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Federal Communications Commission
Washington, D.C. 20554
In the Matter of )
CAPSTAR TX LIMITED ) Case No. 98070073
PARTNERSHIP ) NAL/Acct. No. 200132080001
) Facility #9620
Licensee of Station KTXQ(FM), ) JJS
Fort Worth, Texas )
NOTICE OF APPARENT LIABILITY FOR FORFEITURE
Adopted: October 5, 2000 Released: October 6,
By the Chief, Enforcement Bureau:
1. In this Notice of Apparent Liability for Forfeiture, we
find Capstar TX Limited Partnership (``Capstar''), licensee of
Station KTXQ(FM), Fort Worth, Texas, apparently liable for a
seven thousand dollar ($7,000) forfeiture for an apparent
violation of 18 U.S.C. § 1464 and Section 73.3999 of the
Commission's rules, 47 C.F.R. § 73.3999, by broadcasting indecent
2. The Commission received a complaint concerning a
broadcast during the station's morning show on June 8, 1998
between 6:38 a.m. and 10:00 a.m. We are attaching to this notice
a transcript of the relevant portions of the program.
3. By letter dated June 8, 2000, we requested Capstar to
comment on the complaint. Capstar, through its corporate parent
Clear Channel Communications, Inc., filed its response on
September 1, 2000. In its response, Capstar explains that it
acquired control of KTXQ(FM) on May 29, 1998 and that within two
months after it acquired the station, it replaced virtually the
entire staff, including the disc jockeys identified as the male
voices on the transcript, in connection with a format change.
For those reasons, Capstar states that is cannot determine
whether the transcript accurately reflects what was broadcast.
4. Section 503(b)(1)(D) of the Act provides in pertinent
Any person who is determined by the Commission, in
accordance with paragraph (3) or (4) of this
subsection, to have--- violated any provision of
section 1304, 1343, or 1464 of title 18, United States
Code; shall be liable to the United States for a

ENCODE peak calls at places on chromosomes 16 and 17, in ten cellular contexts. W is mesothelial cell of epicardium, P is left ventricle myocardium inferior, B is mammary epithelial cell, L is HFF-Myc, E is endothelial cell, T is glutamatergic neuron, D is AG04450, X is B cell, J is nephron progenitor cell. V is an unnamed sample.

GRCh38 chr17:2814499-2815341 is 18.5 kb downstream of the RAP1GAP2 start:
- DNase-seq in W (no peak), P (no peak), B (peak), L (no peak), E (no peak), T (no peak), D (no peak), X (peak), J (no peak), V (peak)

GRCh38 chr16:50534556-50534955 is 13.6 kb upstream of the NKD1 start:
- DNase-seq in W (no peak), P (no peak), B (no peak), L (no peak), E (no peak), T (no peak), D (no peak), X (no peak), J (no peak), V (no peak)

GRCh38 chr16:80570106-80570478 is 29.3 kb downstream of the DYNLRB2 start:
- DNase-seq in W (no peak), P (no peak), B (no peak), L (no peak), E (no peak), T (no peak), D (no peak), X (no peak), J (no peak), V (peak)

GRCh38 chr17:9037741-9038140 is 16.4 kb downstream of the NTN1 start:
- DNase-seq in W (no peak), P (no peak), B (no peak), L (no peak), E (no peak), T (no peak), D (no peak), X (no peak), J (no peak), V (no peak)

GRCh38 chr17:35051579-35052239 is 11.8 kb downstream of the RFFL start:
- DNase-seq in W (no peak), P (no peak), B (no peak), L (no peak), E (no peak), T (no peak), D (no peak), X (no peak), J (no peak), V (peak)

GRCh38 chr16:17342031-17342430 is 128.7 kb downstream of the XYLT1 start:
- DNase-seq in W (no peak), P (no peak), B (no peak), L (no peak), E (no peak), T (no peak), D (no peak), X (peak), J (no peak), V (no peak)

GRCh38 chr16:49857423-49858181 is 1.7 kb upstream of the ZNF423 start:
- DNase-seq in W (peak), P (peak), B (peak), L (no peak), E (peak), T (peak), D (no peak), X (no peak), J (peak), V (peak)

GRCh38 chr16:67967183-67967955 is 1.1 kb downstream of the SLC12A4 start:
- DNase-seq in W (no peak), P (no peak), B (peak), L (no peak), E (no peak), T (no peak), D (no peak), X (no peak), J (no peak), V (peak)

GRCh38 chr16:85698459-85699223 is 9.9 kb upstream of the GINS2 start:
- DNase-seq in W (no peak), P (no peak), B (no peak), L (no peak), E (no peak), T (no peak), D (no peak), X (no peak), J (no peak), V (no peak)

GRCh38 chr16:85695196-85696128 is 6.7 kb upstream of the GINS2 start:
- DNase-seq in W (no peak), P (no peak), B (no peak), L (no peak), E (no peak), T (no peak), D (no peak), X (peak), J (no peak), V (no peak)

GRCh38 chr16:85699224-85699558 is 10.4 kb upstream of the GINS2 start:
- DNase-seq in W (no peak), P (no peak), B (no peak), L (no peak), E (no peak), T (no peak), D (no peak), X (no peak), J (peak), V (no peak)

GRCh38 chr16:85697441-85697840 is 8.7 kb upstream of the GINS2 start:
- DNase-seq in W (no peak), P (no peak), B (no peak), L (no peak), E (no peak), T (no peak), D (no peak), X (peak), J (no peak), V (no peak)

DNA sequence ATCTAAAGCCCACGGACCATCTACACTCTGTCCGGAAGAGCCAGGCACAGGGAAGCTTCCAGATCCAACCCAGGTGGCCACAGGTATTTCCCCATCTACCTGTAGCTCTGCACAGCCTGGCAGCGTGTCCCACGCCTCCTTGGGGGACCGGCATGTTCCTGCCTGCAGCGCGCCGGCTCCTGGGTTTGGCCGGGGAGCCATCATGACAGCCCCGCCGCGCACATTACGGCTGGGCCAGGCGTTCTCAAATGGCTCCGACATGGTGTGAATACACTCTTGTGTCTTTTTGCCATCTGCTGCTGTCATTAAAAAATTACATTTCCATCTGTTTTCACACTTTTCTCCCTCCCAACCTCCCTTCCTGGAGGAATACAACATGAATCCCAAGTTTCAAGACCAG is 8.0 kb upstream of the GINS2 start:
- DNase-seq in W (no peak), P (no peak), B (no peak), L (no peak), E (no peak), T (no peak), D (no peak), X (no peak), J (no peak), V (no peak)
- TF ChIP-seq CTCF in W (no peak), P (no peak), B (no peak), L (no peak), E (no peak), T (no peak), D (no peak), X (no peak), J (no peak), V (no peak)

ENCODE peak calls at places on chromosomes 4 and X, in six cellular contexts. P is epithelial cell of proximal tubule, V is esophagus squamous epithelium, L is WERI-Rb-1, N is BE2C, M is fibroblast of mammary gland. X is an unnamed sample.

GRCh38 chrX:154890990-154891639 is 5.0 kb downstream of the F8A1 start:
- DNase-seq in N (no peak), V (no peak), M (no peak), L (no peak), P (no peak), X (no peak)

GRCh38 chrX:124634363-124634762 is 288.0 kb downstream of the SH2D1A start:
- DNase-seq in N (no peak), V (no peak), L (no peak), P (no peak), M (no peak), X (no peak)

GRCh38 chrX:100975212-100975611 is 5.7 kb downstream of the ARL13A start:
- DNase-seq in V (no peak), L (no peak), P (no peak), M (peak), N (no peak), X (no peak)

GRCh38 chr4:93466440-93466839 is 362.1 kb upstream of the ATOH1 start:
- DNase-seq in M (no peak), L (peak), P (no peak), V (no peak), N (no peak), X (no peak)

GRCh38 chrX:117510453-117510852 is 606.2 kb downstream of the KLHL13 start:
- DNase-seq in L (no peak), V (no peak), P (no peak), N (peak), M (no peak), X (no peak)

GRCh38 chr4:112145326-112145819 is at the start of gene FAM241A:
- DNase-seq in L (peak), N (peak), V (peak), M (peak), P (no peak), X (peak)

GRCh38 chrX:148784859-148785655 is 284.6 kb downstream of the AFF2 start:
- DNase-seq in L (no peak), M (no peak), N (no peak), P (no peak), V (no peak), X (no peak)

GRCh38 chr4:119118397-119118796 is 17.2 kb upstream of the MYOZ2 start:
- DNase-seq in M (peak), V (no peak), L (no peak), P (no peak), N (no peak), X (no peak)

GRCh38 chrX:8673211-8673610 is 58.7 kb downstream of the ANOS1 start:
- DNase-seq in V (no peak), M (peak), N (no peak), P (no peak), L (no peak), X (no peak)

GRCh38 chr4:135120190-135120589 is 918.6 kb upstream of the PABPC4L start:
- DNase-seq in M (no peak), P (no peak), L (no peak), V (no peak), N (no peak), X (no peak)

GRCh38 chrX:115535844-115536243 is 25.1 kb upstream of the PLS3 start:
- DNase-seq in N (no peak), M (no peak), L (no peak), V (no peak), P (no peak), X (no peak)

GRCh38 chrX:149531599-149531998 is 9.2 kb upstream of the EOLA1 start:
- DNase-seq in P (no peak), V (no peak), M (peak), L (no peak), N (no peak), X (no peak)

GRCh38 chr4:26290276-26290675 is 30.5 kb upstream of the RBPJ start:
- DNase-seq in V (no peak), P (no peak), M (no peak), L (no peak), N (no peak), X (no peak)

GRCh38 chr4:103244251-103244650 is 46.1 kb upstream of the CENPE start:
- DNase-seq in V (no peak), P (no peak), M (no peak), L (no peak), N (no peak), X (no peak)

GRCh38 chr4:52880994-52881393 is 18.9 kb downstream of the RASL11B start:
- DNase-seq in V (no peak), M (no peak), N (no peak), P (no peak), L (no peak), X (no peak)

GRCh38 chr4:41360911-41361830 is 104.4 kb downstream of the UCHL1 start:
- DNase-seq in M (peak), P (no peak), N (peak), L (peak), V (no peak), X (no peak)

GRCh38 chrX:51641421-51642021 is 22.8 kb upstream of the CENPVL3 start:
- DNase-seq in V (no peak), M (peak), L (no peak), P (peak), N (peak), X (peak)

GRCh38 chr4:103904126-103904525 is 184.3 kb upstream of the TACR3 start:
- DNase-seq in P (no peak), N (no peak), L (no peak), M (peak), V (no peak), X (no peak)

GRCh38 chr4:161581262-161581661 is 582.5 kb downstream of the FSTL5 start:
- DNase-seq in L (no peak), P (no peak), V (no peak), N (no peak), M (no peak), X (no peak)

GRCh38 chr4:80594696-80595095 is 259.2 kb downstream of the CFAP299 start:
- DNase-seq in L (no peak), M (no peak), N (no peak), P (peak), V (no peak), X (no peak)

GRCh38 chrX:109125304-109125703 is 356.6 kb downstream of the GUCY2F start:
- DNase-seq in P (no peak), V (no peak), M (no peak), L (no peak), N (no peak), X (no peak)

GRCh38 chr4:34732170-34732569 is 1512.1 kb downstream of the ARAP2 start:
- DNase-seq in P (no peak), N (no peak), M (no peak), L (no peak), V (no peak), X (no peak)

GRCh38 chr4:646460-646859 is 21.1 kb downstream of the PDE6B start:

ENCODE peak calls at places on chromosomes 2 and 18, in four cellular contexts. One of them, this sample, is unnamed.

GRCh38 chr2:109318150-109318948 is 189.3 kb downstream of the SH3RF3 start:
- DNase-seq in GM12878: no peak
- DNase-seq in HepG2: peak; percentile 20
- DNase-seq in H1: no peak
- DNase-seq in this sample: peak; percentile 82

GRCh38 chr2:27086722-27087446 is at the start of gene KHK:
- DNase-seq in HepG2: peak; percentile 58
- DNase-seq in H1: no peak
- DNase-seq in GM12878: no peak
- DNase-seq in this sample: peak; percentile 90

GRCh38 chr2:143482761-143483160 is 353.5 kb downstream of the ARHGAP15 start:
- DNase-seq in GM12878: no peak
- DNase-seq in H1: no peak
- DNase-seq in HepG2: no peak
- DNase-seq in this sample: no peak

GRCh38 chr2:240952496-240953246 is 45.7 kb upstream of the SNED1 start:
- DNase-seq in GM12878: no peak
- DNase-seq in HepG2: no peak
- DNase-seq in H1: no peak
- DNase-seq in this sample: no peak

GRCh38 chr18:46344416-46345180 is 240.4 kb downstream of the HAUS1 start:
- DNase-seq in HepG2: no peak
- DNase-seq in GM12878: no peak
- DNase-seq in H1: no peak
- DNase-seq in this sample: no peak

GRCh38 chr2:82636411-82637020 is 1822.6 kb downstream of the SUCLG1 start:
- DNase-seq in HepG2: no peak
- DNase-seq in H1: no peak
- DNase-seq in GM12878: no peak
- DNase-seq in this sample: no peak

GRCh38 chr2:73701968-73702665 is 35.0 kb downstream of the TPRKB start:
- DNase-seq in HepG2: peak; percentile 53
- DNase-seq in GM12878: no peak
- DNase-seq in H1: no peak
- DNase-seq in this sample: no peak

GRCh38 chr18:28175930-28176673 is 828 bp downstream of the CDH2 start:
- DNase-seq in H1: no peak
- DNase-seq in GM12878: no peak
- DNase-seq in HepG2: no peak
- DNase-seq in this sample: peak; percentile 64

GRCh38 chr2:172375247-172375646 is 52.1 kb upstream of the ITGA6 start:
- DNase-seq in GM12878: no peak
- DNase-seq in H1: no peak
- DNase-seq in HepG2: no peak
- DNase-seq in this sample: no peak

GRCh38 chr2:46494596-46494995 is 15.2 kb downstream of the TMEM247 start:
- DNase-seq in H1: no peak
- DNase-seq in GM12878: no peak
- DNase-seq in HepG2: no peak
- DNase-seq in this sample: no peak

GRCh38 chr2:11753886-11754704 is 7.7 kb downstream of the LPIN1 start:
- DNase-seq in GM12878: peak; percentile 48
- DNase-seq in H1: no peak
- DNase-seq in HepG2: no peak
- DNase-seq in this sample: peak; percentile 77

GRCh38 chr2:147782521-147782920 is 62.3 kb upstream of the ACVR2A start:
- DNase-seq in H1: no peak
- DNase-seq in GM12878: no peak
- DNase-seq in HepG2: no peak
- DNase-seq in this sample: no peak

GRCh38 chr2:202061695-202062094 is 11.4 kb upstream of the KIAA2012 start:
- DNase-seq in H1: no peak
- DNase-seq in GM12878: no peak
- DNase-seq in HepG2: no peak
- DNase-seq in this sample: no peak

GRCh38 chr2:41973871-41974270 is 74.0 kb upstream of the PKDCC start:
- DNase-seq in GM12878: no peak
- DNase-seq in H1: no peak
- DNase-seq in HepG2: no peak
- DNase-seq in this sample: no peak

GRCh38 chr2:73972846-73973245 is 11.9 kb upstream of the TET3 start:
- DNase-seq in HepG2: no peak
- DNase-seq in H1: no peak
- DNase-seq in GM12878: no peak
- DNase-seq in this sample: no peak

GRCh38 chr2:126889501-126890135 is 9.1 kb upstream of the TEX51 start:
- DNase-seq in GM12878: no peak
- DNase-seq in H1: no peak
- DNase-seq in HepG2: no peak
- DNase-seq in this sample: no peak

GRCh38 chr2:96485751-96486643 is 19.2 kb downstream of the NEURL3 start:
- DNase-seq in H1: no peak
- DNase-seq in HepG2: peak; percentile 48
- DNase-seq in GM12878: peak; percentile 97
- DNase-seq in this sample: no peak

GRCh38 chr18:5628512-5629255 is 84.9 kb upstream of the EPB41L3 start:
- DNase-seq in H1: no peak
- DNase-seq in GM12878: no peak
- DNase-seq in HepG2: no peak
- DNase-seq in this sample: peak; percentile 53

Pursuant to 47 U.S.C. §§ 312(a)(6) and 503(b)(1)(D), the
Commission has statutory authority to take appropriate
administrative action when licensees broadcast material in
violation of 18 U.S.C. § 1464, which provides criminal penalties
for anyone who ``utters any obscene, indecent or profane language
by means of radio communication.''
5. The Commission has defined indecency as language or
material that, in context, depicts or describes, in terms
patently offensive as measured by contemporary community
standards for the broadcast medium, sexual or excretory
activities or organs. Infinity Broadcasting Corporation of
Pennsylvania, 2 FCC Rcd 2705 (1987) (citing Pacifica Foundation,
56 FCC 2d 94, 98 (1975), aff'd sub nom. FCC v. Pacifica
Foundation, 438 U.S. 726 (1978). The United States Court of
Appeals for the District of Columbia Circuit has upheld the
Commission's authority to restrict the broadcast of indecent
material at times when there is a reasonable risk that children
may be in the audience. Action for Children's Television v. FCC,
852 F.2d 1332 (D.C. Cir. 1988). The court subsequently concluded
that a 10:00 p.m. to 6:00 a.m. "safe harbor" was justified as a
properly tailored means of vindicating the government's
compelling interest in the welfare of children. Action for
Children's Television v. FCC, 58 F.3d 654 (D.C. Cir. 1995), cert.
denied, 116 S. Ct. 701 (1996).
6. In its response, Capstar argues that the material does
not ``clearly and inescapably [describe] sexual or excretory
activities and organs in patently offensive terms'' and that, at
worst, the material is in ``bad taste.'' We disagree. The
material in question not only discusses sexual activities and
organs, the disc jockeys' comments and the context of the
material demonstrate that the material was presented in a
pandering and titillating, patently offensive manner, as opposed
to a clinical discussion of sex. While we agree with Capstar
that neither subject matter nor the use of particular words is
sufficient to render material indecent, our conclusion that the
material appears to be indecent is based upon the material as a
whole and the context in which it is offered.